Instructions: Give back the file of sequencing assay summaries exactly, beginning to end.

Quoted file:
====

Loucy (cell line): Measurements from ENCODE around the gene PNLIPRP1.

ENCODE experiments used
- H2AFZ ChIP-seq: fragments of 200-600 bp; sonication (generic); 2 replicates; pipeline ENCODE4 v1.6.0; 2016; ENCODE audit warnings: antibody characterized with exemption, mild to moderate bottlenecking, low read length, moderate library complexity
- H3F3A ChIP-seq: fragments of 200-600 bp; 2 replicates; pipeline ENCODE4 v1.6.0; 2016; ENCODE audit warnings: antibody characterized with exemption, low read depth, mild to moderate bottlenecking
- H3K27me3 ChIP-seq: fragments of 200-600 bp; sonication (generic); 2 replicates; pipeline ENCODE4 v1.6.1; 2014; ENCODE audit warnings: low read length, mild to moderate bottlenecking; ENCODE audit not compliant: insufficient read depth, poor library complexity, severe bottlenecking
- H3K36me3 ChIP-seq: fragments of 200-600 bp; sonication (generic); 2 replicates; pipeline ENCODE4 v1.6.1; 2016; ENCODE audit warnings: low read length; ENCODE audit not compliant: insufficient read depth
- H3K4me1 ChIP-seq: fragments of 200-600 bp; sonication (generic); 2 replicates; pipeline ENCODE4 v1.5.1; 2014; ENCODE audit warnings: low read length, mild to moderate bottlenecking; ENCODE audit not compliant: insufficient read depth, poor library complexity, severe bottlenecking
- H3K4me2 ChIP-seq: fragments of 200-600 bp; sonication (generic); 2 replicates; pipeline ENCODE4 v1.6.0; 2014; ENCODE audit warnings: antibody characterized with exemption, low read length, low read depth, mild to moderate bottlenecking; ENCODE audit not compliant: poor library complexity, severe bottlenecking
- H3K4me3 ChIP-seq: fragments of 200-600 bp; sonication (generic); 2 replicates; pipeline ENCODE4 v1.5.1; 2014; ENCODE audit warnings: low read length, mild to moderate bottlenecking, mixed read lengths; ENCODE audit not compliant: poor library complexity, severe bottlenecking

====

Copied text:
Loucy (cell line): Measurements from ENCODE around the gene PNLIPRP1.

ENCODE experiments used
- H2AFZ ChIP-seq: fragments of 200-600 bp; sonication (generic); 2 replicates; pipeline ENCODE4 v1.6.0; 2016; ENCODE audit warnings: antibody characterized with exemption, mild to moderate bottlenecking, low read length, moderate library complexity
- H3F3A ChIP-seq: fragments of 200-600 bp; 2 replicates; pipeline ENCODE4 v1.6.0; 2016; ENCODE audit warnings: antibody characterized with exemption, low read depth, mild to moderate bottlenecking
- H3K27me3 ChIP-seq: fragments of 200-600 bp; sonication (generic); 2 replicates; pipeline ENCODE4 v1.6.1; 2014; ENCODE audit warnings: low read length, mild to moderate bottlenecking; ENCODE audit not compliant: insufficient read depth, poor library complexity, severe bottlenecking
- H3K36me3 ChIP-seq: fragments of 200-600 bp; sonication (generic); 2 replicates; pipeline ENCODE4 v1.6.1; 2016; ENCODE audit warnings: low read length; ENCODE audit not compliant: insufficient read depth
- H3K4me1 ChIP-seq: fragments of 200-600 bp; sonication (generic); 2 replicates; pipeline ENCODE4 v1.5.1; 2014; ENCODE audit warnings: low read length, mild to moderate bottlenecking; ENCODE audit not compliant: insufficient read depth, poor library complexity, severe bottlenecking
- H3K4me2 ChIP-seq: fragments of 200-600 bp; sonication (generic); 2 replicates; pipeline ENCODE4 v1.6.0; 2014; ENCODE audit warnings: antibody characterized with exemption, low read length, low read depth, mild to moderate bottlenecking; ENCODE audit not compliant: poor library complexity, severe bottlenecking
- H3K4me3 ChIP-seq: fragments of 200-600 bp; sonication (generic); 2 replicates; pipeline ENCODE4 v1.5.1; 2014; ENCODE audit warnings: low read length, mild to moderate bottlenecking, mixed read lengths; ENCODE audit not compliant: poor library complexity, severe bottlenecking